FeedPulse is a tool which can be used to bring the theory of Longitudinal testing (van der Vleuten,
2011) and Assessment as Learning (Dochy, Dochy & Janssens, 2018) to practise. These two theories
provide insight into the way in which students are provided with feedback at multiple moments during
their learning process. These different feedback moments are learning moments for the student (and
lecturer) and can provide valuable information about the development. Students process the oral
feedback they received from their teacher into FeedPulse themselves. This way, they are activated and
become responsible for their own learning process. Since the feedback of multiple measurements is
tracked in FeedPulse, an overview of the development of a student over time arises. This not only
makes it easier for the teacher to monitor the learning process of his students, the student also gains
more insight into his own growth.
Do you recognize the following? Students mostly make the greatest effort at the end of a semester.
We would like the student to show linear learning behavior with evenly distributed effort, instead of a
peak in knowledge reproduction at the end of a semester. In Figure 1, you see a representation of the
study effort of the student compared to the time span of the course.
The black line represents the traditional way of learning in which a test is taken at the end of the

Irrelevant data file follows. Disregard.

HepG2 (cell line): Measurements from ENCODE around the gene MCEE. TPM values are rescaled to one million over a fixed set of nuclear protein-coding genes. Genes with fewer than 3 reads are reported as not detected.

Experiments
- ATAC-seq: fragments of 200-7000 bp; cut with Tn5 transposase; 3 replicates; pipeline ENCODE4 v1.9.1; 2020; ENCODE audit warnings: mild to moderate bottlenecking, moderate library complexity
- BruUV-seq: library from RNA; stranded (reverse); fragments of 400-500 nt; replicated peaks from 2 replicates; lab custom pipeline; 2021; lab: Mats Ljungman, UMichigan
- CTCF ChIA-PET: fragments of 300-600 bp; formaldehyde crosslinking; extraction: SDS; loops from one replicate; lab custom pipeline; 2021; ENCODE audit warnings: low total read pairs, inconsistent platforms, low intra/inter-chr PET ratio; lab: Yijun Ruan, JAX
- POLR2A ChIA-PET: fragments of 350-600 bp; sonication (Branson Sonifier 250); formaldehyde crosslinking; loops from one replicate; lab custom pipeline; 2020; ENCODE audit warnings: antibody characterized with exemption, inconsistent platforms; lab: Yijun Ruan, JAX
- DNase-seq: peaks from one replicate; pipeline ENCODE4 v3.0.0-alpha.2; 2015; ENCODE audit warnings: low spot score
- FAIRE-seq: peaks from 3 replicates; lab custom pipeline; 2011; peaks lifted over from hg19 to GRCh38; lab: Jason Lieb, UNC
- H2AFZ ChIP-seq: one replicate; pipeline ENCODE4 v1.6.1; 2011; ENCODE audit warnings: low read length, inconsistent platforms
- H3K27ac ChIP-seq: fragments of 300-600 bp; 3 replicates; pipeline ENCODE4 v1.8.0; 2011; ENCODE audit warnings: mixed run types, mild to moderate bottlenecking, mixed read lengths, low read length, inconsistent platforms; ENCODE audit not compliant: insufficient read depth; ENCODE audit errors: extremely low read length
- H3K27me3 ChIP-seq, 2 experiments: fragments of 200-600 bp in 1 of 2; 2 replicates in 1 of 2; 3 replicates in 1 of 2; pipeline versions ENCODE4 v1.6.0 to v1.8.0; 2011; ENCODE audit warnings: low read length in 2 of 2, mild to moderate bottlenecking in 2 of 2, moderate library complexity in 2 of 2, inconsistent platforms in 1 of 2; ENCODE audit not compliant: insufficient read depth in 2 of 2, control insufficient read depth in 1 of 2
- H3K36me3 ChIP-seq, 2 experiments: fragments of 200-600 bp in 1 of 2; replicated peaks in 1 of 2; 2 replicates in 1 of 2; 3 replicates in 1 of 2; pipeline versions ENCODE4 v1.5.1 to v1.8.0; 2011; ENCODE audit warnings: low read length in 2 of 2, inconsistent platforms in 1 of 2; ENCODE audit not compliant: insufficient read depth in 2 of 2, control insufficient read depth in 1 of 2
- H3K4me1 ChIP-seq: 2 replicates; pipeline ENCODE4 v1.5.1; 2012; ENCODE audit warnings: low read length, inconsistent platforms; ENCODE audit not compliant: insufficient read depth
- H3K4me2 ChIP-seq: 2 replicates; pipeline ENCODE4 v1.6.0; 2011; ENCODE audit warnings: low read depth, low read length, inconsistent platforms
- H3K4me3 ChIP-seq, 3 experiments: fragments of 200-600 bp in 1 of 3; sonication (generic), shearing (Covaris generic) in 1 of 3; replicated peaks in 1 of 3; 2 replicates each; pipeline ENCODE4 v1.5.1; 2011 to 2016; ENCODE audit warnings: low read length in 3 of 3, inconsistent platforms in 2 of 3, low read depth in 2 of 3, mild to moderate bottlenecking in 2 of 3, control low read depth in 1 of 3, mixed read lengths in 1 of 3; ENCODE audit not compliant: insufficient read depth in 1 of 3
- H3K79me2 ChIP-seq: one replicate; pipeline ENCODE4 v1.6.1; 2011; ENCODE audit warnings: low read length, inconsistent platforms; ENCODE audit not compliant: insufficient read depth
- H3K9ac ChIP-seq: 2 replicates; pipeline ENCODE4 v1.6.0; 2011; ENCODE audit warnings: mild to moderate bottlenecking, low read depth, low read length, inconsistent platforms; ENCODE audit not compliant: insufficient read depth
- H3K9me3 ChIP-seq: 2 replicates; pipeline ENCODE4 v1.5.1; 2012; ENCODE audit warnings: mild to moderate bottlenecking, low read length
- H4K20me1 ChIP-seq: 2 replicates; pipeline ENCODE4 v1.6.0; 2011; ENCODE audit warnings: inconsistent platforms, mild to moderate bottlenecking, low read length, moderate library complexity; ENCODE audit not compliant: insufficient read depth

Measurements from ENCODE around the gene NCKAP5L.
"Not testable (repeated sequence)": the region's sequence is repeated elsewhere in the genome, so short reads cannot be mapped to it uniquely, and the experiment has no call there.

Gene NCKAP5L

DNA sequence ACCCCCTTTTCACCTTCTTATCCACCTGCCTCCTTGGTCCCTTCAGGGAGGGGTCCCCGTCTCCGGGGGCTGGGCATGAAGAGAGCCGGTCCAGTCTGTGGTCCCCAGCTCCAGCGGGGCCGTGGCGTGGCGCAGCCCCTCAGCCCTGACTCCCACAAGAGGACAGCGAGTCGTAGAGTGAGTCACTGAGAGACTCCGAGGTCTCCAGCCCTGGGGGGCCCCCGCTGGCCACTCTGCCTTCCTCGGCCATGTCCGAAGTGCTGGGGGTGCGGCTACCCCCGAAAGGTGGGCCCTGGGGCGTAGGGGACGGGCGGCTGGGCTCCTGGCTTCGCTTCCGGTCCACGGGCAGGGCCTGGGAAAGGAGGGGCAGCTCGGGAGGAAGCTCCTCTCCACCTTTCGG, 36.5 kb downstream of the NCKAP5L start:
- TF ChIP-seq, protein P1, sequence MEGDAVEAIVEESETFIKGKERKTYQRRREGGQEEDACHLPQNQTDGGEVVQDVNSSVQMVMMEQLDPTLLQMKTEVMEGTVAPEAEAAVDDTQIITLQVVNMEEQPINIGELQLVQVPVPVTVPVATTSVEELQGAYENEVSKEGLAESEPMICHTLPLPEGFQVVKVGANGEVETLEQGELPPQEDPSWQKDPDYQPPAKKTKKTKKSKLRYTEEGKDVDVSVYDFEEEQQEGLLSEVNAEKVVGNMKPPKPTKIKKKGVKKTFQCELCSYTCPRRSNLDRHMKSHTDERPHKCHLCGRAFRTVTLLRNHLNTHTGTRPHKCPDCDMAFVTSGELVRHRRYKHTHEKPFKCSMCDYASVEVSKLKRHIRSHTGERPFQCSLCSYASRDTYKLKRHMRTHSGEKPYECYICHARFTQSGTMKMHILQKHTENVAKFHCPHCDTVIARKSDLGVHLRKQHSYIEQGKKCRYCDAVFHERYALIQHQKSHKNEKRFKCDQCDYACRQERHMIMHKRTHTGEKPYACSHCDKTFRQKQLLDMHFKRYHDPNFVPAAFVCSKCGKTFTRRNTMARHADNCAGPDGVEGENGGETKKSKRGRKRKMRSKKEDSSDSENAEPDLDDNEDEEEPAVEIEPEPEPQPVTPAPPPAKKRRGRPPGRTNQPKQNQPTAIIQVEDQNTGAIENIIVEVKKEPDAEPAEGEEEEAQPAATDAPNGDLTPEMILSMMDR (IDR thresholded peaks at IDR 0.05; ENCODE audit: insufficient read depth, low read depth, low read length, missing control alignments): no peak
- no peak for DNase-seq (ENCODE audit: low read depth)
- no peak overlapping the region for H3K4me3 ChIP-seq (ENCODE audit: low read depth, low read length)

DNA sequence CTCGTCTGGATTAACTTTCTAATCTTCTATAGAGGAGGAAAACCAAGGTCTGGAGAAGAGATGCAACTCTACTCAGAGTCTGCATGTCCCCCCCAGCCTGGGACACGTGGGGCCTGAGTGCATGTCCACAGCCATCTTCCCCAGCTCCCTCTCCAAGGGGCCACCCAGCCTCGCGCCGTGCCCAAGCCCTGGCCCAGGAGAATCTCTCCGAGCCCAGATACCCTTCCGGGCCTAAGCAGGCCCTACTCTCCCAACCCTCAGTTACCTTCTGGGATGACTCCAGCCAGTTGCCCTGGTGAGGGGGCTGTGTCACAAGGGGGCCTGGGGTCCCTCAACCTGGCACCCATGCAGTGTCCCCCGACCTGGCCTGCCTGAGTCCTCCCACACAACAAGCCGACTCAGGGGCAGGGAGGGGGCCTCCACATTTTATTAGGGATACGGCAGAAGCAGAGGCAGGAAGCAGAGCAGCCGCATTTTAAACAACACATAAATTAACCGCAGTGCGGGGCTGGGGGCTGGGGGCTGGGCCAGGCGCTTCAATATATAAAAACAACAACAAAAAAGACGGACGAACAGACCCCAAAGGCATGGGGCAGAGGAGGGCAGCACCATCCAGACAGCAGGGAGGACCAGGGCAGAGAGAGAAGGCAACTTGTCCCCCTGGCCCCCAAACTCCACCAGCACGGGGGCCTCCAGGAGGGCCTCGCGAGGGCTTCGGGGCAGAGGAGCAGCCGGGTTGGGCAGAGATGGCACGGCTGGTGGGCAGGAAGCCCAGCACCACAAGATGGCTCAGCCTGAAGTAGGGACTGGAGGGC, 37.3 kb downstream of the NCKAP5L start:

learning process. Just before the test, students learn what is necessary to pass the course. This way of
assessing often results in a peak load towards the end of a course’s time span. There is a low sense of
urgency until the very moment of assessment. That is why we would like to stimulate linear learning
behavior with more evenly distributed effort (as represented by the blue line in Figure 1).
A best practice for establishing a more evenly distributed effort of learning among students is using
several (formative) measurement moments. This is called longitudinal testing. During multiple moments,
the student is provided with feedback about his current level of performance. By providing just-in-time
feedback, feed-up and feed-forward (Hattie & Timperley, 2007), the teacher can stimulate the reduction
of the gap between the current performance and the desired performance.
When using FeedPulse, students actively process the received oral feedback themselves in FeedPulse.
This gives the feedback more meaning and makes sure the feedback is embedded in the learning
process. FeedPulse provides an overview of a student's performance over time, so that the student is
constantly triggered to anticipate the provided feedback and improve his performance.
The various feedback moments can be seen as learning moments (Assessment as Learning). In these
various feedback moments, the student is given timely insight into his development (in relation to the
learning outcomes). At the end of the course's timespan, all feedback given, all products delivered and
all reviews of course deliveries, can form the basis for the (integral) final assessment. The result of this